3. Reforming democracy with technology-scaled participation requires practical citizen education. Everyone agrees that improving our political system calls for better “civic knowledge” across the population. But that can’t just be more high-school courses on “how a bill becomes a law.” Dr. Fuller argues from another lesson of ancient Athenians: “Education has to be learn-by-doing for all the citizens, all the time: participating in public debate, developing your own opinions by hearing and joining arguments, and observing the consequences of decisions—which are often painful.”
“A lot of American and European cities are successfully experimenting with this form of practical civic education with ‘participatory (or open) budgeting’—allowing citizens to debate and decide how to allocate the public money of their community. The process creates vivid civic lessons about the prioritizing and compromising necessary in a democratic society.”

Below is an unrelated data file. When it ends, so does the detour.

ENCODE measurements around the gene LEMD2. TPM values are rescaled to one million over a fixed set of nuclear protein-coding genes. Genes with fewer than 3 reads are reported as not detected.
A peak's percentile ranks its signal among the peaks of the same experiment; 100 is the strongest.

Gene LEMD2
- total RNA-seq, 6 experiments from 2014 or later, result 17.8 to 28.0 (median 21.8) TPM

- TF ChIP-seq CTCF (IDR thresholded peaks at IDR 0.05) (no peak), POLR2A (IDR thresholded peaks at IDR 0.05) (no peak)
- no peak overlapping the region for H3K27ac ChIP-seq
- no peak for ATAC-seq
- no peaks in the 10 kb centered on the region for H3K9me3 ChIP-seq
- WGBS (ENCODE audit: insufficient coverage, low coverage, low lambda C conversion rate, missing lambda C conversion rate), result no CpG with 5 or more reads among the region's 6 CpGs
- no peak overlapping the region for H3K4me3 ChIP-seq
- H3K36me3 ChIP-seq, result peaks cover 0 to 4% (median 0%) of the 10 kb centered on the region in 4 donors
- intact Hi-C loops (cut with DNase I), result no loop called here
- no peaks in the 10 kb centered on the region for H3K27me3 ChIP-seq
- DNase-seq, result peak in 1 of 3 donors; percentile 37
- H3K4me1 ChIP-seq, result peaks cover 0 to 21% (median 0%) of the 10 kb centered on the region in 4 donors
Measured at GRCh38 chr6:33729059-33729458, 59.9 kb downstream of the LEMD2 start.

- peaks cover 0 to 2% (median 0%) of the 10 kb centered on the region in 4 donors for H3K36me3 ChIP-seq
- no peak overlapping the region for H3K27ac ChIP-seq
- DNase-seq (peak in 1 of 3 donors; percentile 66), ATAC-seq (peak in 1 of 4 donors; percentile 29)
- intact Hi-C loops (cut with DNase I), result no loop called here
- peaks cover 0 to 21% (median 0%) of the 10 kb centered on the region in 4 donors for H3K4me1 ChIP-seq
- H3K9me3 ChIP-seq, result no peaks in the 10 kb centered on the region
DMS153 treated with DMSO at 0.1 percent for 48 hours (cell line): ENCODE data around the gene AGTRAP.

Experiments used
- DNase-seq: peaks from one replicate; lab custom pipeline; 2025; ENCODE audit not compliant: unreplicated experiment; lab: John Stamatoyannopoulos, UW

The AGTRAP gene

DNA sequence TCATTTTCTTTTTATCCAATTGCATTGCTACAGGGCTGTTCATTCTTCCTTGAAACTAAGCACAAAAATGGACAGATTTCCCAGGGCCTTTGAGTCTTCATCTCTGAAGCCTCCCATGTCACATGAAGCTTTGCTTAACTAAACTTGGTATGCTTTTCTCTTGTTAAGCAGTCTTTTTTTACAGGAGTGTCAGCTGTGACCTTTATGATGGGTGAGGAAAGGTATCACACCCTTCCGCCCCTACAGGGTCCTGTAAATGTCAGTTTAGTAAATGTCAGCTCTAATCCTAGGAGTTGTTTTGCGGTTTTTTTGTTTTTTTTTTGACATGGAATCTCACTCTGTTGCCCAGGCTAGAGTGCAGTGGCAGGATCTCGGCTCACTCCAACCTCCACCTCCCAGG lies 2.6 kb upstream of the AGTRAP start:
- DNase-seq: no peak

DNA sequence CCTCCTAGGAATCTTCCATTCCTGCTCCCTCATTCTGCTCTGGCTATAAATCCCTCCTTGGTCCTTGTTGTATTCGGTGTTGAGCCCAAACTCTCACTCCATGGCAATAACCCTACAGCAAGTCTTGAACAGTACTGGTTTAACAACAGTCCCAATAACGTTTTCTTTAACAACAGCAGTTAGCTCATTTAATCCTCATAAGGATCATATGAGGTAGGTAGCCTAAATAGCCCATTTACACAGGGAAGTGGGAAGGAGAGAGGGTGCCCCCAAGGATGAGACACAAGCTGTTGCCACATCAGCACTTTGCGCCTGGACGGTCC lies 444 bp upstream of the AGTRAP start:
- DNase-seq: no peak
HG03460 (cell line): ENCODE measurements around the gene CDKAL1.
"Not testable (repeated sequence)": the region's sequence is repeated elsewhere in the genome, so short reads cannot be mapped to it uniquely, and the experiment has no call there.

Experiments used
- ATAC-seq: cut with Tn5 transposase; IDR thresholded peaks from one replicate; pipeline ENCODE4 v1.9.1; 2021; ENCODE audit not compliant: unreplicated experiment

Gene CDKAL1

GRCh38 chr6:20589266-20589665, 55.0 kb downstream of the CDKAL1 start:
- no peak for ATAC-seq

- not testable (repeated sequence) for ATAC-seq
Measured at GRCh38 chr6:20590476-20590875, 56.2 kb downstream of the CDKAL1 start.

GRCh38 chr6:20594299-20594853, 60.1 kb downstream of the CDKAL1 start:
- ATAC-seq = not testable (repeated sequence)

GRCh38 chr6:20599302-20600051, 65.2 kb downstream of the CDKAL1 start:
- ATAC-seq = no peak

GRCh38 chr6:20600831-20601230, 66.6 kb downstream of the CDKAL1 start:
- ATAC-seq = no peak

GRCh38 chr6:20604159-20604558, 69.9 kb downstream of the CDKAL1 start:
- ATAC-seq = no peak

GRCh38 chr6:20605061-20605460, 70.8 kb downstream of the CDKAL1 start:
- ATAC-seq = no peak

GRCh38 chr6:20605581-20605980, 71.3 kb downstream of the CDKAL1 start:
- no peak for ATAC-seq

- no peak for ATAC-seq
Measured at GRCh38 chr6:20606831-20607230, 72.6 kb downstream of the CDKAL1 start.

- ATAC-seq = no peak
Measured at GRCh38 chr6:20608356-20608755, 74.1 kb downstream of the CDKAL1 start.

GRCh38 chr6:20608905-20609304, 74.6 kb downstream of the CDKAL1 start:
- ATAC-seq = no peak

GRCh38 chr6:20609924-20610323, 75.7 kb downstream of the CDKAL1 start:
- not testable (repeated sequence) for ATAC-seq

4. Mass engagement could rebuild fractured communities. Fuller also argues for second-order effects of mass engagement. If millions of citizens participate in political decisions—with appropriate facilitation, rules and encouragement (including some offsetting compensation)— the process can help temper partisan divisions, and build new civic relationships. “When the outcomes of debates concretely effect people’s future, citizens learn to listen to one another, and work for solutions that everyone has to live with. They see that, instead of always pushing for ‘the scientifically perfect answer,’ sometimes accepting compromise can bring other people in, and unify support. Joining together for action strengthens community bonds.”